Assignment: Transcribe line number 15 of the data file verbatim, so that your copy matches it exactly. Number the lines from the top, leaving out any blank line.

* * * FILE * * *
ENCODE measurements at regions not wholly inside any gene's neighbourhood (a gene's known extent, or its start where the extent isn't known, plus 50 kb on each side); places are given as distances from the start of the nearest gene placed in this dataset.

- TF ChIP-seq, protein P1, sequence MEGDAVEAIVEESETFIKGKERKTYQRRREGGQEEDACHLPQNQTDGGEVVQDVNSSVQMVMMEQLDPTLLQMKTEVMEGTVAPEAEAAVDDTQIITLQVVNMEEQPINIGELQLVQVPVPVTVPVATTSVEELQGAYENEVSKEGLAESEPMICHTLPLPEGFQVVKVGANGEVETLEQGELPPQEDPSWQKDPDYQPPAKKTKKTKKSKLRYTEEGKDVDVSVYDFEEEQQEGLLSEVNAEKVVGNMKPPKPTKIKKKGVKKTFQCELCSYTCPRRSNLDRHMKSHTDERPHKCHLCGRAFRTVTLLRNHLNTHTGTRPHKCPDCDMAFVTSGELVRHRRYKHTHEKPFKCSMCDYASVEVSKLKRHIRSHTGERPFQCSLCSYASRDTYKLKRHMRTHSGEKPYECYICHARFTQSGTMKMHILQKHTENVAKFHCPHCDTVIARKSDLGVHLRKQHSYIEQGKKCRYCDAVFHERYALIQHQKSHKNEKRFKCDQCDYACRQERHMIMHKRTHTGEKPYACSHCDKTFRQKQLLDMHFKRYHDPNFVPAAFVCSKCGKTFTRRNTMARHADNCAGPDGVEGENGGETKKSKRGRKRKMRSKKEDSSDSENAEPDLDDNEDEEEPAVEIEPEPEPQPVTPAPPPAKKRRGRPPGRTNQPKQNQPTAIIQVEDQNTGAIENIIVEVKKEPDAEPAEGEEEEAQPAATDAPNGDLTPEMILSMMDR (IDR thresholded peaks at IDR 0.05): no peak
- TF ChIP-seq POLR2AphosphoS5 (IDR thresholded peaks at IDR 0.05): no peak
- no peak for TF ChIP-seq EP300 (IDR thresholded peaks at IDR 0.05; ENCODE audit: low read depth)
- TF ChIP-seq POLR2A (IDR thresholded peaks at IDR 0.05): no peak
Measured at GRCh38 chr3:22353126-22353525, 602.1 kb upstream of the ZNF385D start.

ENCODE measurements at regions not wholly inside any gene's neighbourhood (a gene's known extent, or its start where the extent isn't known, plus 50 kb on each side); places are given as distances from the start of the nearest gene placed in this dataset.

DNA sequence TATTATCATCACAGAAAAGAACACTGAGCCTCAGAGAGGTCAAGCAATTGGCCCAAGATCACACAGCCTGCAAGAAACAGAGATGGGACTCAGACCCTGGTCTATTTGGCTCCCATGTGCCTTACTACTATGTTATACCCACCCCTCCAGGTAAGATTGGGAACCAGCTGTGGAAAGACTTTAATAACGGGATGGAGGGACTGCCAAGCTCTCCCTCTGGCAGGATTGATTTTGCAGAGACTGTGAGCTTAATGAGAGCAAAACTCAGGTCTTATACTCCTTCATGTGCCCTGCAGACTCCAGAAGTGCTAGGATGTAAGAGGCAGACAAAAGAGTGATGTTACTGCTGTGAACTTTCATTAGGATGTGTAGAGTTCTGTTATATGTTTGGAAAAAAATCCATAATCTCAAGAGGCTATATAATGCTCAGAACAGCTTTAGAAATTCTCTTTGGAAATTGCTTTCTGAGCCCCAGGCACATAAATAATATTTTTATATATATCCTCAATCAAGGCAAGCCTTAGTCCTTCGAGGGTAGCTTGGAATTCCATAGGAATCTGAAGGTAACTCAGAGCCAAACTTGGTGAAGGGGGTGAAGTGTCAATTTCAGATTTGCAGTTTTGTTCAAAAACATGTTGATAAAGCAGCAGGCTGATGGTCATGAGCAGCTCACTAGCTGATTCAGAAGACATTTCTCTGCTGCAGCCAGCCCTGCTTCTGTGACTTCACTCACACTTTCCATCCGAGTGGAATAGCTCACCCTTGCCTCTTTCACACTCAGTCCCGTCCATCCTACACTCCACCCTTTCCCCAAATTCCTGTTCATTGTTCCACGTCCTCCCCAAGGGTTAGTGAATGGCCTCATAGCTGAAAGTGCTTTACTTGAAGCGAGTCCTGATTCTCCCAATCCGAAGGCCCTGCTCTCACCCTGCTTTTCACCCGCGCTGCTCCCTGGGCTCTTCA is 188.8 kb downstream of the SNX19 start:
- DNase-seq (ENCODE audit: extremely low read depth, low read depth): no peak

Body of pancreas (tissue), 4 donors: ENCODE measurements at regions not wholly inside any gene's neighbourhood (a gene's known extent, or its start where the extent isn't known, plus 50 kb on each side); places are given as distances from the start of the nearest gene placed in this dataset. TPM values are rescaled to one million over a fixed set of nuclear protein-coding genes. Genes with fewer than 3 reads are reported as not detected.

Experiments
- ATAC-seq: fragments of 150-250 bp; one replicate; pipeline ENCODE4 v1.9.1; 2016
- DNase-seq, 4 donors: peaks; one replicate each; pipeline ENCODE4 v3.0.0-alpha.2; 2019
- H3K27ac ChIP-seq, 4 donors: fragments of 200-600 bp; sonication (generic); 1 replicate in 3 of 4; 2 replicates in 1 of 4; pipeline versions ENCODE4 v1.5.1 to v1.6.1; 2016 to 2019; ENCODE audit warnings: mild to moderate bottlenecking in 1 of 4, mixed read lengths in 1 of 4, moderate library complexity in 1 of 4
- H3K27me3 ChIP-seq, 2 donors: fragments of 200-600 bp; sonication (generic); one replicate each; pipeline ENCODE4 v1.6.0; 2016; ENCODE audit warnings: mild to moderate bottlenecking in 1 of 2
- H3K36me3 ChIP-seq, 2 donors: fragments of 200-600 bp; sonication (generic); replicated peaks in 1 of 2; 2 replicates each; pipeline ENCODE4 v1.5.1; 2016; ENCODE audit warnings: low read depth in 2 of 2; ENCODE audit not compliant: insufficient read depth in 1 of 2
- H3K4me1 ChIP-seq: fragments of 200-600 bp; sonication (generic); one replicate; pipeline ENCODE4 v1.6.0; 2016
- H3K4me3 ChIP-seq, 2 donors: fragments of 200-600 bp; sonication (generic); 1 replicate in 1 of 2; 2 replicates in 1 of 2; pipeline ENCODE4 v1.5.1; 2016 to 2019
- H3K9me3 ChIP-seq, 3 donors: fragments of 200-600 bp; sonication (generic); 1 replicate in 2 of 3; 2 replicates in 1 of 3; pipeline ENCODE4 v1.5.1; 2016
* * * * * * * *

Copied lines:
- H3K27me3 ChIP-seq, 2 donors: fragments of 200-600 bp; sonication (generic); one replicate each; pipeline ENCODE4 v1.6.0; 2016; ENCODE audit warnings: mild to moderate bottlenecking in 1 of 2